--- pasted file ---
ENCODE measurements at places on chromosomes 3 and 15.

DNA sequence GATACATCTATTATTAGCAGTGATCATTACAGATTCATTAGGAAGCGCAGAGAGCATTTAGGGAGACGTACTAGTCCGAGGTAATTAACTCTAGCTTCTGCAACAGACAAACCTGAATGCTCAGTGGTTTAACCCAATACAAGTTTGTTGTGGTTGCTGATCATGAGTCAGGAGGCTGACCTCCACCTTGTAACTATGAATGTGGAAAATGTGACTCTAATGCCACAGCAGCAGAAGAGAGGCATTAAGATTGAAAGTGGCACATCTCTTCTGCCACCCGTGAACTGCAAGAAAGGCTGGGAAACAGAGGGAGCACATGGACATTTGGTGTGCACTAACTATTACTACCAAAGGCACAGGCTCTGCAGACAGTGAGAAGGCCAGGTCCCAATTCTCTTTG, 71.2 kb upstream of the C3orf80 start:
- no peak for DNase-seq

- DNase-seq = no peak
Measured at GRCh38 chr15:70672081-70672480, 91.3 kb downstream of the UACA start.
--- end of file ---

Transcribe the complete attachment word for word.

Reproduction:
ENCODE measurements at places on chromosomes 3 and 15.

DNA sequence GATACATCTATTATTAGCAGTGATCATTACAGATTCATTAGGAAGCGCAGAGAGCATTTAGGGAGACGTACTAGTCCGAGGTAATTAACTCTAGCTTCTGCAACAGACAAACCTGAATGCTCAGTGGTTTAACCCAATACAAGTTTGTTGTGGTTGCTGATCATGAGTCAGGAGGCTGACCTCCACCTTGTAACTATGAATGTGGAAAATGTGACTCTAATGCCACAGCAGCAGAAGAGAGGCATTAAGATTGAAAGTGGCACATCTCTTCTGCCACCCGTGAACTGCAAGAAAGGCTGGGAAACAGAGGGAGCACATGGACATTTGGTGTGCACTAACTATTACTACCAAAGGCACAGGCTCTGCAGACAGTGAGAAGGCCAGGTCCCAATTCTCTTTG, 71.2 kb upstream of the C3orf80 start:
- no peak for DNase-seq

- DNase-seq = no peak
Measured at GRCh38 chr15:70672081-70672480, 91.3 kb downstream of the UACA start.